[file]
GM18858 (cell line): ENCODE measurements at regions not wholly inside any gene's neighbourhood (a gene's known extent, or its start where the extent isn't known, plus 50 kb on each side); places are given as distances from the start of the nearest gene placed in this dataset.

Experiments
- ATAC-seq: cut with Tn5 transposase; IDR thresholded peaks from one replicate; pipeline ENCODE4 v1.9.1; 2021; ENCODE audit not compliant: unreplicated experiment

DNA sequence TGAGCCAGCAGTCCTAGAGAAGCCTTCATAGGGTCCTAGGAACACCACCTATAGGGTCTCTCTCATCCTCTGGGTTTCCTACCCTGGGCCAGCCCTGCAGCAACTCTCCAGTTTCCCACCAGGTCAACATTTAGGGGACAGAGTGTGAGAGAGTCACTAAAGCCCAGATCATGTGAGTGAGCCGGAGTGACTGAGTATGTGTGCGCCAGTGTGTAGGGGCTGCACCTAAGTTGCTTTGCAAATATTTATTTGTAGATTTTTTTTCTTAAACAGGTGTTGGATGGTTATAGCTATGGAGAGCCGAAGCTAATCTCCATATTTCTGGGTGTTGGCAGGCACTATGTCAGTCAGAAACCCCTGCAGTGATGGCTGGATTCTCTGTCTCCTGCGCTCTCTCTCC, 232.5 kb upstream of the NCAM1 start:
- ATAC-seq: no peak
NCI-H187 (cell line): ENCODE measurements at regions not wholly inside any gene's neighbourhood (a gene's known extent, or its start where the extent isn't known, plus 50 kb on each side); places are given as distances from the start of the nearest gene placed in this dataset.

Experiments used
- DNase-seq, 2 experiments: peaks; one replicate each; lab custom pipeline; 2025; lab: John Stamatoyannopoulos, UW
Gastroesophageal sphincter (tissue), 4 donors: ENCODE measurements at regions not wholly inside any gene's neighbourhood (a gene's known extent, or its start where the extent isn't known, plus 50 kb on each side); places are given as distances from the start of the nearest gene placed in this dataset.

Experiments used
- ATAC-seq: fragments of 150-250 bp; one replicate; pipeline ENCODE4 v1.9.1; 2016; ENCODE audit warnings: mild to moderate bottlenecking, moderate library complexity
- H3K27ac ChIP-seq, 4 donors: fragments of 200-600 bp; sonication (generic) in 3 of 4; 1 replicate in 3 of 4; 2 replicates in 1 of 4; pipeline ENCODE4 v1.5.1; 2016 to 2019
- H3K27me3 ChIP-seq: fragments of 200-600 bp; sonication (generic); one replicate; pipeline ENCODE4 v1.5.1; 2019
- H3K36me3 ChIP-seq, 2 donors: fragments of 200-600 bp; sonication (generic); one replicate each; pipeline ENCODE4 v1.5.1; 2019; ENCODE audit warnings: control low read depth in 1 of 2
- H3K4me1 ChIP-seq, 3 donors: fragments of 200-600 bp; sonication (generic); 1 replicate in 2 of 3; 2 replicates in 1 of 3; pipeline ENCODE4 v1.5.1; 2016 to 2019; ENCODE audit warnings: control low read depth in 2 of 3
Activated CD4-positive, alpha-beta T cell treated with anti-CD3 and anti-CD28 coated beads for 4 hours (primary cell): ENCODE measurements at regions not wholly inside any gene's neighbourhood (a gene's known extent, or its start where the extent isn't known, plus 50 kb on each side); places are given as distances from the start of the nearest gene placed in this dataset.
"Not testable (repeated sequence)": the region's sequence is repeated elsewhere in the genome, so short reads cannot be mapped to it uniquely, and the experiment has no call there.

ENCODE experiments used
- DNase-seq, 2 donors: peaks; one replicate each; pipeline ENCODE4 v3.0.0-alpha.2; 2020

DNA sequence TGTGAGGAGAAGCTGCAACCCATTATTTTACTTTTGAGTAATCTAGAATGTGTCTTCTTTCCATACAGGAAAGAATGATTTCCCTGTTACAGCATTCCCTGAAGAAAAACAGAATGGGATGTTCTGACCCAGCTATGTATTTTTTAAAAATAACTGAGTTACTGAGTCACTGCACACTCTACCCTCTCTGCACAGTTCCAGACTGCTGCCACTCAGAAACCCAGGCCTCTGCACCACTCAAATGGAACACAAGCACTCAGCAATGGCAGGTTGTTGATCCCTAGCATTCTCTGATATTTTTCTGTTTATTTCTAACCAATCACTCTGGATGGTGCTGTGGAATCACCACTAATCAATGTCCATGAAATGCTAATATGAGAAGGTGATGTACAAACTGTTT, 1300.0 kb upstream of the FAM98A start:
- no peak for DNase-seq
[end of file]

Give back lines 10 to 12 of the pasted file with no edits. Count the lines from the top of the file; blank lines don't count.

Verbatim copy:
Experiments used
- ATAC-seq: fragments of 150-250 bp; one replicate; pipeline ENCODE4 v1.9.1; 2016; ENCODE audit warnings: mild to moderate bottlenecking, moderate library complexity
- H3K27ac ChIP-seq, 4 donors: fragments of 200-600 bp; sonication (generic) in 3 of 4; 1 replicate in 3 of 4; 2 replicates in 1 of 4; pipeline ENCODE4 v1.5.1; 2016 to 2019